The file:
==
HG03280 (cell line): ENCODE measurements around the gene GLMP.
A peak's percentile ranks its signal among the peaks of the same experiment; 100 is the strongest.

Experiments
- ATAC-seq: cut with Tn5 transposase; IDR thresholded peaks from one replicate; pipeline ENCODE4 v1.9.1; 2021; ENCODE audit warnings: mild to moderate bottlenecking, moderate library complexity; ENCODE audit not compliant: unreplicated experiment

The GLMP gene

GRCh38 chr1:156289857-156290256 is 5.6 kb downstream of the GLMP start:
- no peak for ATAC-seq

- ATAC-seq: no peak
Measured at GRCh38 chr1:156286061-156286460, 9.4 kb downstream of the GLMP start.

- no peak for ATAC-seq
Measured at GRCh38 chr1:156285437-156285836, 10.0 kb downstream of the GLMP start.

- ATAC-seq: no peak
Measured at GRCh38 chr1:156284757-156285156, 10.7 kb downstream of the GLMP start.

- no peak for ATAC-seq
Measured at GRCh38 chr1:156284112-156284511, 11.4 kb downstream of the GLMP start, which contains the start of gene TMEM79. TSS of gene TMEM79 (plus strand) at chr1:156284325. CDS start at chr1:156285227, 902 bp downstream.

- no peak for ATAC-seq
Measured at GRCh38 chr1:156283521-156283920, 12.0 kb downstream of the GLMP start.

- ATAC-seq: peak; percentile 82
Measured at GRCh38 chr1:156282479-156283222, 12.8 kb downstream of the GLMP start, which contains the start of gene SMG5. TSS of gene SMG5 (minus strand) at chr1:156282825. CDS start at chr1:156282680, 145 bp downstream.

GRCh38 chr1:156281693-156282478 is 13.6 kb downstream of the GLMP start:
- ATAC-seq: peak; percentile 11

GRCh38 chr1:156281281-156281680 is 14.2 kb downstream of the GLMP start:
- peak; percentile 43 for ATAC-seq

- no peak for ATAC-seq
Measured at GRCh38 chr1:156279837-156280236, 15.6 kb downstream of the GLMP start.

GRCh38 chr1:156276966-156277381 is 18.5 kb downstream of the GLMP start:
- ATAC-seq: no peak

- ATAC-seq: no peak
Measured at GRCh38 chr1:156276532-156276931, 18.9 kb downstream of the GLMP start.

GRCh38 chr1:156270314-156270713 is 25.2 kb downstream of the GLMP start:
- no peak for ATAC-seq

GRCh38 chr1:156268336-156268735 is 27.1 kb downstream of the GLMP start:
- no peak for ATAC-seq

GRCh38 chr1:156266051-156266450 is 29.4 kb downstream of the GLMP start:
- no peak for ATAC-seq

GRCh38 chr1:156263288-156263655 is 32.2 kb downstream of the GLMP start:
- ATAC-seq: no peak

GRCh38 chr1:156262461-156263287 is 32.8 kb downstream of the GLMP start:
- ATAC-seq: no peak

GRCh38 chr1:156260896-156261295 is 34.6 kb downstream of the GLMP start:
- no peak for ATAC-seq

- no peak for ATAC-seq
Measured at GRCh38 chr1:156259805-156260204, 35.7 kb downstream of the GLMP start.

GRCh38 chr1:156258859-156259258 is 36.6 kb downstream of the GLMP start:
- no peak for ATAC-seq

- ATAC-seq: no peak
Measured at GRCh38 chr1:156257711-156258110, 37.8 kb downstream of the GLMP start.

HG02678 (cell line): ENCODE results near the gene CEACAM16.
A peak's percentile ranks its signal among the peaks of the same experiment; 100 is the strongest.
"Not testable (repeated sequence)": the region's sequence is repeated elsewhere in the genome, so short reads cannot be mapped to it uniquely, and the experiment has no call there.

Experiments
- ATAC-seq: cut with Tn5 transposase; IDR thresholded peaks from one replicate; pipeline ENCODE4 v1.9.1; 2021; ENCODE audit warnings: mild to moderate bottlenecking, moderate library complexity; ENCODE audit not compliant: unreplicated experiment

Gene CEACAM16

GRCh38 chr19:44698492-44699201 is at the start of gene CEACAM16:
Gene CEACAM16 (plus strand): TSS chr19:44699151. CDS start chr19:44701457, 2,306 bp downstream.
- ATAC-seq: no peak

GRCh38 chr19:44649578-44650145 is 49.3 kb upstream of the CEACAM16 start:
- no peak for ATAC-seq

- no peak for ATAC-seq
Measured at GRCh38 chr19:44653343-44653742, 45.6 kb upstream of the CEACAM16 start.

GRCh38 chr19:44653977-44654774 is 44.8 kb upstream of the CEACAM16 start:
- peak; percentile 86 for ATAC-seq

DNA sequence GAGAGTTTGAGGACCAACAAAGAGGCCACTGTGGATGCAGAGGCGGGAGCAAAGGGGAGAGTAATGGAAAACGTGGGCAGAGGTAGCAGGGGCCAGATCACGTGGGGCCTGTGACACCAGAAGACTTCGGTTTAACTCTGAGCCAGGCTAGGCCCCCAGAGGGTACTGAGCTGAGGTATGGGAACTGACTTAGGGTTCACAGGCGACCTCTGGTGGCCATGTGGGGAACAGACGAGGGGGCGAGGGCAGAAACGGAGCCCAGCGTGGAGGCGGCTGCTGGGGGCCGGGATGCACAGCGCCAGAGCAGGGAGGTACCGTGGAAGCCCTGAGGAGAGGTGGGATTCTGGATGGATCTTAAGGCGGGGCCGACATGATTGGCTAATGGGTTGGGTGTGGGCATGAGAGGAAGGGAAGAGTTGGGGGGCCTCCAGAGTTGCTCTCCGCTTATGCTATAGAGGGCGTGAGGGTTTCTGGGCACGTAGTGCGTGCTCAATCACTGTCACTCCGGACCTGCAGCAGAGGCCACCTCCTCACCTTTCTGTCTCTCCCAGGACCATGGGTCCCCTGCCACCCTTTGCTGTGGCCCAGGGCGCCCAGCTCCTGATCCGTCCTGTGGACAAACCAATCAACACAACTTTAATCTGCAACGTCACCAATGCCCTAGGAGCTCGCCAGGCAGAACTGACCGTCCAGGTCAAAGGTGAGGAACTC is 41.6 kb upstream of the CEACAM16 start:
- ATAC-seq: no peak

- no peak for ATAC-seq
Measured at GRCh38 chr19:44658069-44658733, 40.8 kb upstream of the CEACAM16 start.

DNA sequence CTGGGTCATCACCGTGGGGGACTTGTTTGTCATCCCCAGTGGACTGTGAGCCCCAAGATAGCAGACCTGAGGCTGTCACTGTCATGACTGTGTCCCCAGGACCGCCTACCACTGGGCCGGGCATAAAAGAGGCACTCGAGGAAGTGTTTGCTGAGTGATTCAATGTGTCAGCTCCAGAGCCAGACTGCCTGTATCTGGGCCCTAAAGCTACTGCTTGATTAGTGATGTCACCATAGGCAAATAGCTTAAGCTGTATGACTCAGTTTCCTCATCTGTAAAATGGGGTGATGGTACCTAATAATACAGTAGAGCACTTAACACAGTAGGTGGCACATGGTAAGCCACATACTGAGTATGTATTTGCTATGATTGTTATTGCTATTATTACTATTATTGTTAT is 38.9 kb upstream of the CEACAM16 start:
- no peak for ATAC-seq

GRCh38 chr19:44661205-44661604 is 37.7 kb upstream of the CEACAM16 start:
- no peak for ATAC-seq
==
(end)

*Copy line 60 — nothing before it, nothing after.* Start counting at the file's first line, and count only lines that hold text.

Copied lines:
Measured at GRCh38 chr19:44653343-44653742, 45.6 kb upstream of the CEACAM16 start.